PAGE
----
If they are to have a role in Russia anytime soon, he concluded, Russia’s democrats must draw as the most important lesson of the 20th century: “there is no freedom without justice and there is no justice without freedom.” Those who speak “only for freedom,” he said, “have not learned any of the lessons of the past.”
But as unfortunate as Russia’s moves away from democracy over the last decade have been, a new development, reported today by “Vremya novostei” among other Russian news outlets, points to an even more depressing future because it involves what the Kremlin wants Russian children to learn about the Stalinist past (
The Russian educational establishment is preparing a new textbook on “The History of Russia, 1900 to 1945,” and has already sent out guidance to teachers about the new book’s most important conclusions so they will be ready to inculcate them in the minds of the pupils for whom they are responsible.
This textbook, in the words of its authors, focuses “on the explanation of the motives and logic of the actions of those in power.” In short, the history students are supposed to absorb and master, the newspaper says, “is in the first instance the history of the powers that be.” “There is no history of the people.”
And because this text focuses on one of the most politically controversial periods of Russian history, its authors clearly have sought to reflect the views of those who are in power now, the paper continues. And it provides a long list of the specific conclusions the book offers. Among the most tendentious are the following:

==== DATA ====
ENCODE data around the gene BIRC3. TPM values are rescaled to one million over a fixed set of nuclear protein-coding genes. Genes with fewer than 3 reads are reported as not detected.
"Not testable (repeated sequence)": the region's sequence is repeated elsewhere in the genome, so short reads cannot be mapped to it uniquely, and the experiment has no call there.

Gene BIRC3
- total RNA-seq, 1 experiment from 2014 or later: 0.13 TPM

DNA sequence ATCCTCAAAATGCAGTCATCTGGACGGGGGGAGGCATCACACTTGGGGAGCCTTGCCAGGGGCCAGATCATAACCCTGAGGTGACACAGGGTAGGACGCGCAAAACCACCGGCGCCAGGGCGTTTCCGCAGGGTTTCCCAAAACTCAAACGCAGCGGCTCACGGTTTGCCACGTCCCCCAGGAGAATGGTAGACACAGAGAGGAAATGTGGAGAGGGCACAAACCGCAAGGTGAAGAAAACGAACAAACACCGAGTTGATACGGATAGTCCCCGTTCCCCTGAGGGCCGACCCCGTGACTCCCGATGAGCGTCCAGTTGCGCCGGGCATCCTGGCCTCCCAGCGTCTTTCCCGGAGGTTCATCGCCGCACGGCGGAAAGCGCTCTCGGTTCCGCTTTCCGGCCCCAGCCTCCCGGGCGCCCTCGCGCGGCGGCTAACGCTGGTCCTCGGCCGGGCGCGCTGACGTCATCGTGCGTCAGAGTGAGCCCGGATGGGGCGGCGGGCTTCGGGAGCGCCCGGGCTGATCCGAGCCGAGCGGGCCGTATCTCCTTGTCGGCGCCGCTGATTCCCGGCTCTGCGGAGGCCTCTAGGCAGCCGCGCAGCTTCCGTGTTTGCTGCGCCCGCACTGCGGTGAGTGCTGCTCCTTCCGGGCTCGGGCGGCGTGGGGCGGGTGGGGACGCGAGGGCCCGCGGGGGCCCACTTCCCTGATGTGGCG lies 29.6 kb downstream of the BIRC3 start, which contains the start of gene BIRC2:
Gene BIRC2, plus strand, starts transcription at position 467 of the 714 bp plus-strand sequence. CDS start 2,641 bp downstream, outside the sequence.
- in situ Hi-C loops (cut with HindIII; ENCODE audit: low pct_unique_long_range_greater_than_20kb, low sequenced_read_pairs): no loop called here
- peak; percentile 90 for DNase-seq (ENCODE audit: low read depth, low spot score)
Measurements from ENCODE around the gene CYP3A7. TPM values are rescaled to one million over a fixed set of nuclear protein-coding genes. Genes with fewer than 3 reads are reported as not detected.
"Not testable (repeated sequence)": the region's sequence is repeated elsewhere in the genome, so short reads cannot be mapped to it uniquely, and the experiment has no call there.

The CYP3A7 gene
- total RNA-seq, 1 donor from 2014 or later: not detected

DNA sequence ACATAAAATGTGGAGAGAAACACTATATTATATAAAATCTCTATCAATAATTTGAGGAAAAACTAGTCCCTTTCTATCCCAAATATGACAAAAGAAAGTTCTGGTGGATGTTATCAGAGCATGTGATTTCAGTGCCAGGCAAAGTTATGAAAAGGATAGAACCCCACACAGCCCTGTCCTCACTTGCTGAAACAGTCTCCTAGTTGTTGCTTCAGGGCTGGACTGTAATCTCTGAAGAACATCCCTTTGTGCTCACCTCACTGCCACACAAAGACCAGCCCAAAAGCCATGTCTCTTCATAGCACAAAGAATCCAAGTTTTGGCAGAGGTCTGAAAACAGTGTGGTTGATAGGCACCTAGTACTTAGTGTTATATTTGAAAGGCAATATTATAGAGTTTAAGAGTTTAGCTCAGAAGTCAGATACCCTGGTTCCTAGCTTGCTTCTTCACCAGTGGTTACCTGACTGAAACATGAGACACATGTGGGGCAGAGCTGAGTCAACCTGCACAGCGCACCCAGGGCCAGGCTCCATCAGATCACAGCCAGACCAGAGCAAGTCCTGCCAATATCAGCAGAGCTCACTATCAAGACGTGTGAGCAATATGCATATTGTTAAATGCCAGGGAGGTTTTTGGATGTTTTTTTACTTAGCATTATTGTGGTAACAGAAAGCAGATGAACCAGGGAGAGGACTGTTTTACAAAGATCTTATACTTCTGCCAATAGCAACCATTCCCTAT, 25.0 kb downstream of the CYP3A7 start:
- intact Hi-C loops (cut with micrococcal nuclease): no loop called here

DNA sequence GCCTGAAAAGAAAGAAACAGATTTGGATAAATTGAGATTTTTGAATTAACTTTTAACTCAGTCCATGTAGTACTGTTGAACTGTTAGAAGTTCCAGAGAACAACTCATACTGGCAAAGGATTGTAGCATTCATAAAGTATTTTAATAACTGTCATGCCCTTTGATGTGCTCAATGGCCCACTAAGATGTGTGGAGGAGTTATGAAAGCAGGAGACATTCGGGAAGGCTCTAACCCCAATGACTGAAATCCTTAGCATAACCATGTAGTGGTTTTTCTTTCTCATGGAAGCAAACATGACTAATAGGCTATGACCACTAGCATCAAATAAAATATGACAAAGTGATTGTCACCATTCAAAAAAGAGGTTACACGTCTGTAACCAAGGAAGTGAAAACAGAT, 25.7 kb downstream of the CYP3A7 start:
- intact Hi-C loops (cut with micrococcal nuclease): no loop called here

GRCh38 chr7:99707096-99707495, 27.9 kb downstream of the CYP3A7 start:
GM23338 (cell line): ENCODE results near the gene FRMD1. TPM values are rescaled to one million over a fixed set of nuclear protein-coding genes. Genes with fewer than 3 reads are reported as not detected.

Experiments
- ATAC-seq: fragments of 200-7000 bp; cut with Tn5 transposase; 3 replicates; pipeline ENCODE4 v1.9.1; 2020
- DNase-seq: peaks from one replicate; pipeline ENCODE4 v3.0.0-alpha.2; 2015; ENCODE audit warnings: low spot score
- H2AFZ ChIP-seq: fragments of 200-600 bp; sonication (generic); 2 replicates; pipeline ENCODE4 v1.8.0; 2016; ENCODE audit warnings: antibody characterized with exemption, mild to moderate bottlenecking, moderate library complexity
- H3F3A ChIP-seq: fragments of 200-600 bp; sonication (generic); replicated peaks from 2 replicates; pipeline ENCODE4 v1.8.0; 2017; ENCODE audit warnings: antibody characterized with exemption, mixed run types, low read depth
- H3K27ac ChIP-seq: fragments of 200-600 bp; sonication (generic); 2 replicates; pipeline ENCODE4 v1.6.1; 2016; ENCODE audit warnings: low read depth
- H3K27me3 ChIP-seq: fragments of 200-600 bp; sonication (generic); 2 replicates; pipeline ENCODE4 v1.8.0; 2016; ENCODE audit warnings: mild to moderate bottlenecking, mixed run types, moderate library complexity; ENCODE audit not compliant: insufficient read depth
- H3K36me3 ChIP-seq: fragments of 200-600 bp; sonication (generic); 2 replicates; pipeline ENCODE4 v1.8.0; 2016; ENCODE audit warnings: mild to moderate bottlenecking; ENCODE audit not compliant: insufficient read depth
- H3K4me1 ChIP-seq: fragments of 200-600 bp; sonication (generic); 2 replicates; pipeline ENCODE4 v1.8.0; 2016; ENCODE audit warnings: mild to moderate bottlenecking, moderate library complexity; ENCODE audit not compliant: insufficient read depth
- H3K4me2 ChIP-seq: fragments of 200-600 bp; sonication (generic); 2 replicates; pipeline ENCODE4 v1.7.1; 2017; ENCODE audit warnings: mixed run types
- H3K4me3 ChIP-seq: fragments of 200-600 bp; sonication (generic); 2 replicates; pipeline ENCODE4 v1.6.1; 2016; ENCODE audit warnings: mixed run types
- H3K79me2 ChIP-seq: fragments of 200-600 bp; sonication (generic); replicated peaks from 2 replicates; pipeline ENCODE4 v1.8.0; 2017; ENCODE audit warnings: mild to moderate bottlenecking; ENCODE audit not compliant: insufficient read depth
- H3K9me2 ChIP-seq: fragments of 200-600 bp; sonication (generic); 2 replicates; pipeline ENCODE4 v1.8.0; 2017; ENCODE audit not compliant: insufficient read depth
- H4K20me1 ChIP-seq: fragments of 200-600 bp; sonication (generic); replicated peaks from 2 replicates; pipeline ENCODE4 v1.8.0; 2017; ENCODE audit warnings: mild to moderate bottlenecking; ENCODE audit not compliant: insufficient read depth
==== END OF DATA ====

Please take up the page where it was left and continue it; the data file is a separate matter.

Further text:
The book insists that the Russian Revolution followed the model of the French revolution, that “in the civil war, the Bolsheviks were guilty but at the same time, the White movement represented an alternative pro-fascist direction,” that “there was no organized famine in the countryside of the USSR,” and that the Soviet Union in the 1930s built not socialism or capitalism but “an industrial society.”
Moreover, it insists that “the Molotov-Ribbentrop was a response to the Munich accords,” “the introduction of Soviet forces onto the territory of Poland in 1939 was for the liberation of the territories of Ukraine and Belarus,” and the absorption of the Baltic states and Bessarabia was appropriate because “earlier they were part of the Russian Empire.”
The Finnish winter war, the textbook says, was won by the Soviet Union which gained what it sought. And it suggests that Stalin was preparing for “a preventive strike against Germany” but had not had time before Hitler struck to develop the Soviet military sufficiently to make such a strike effectively.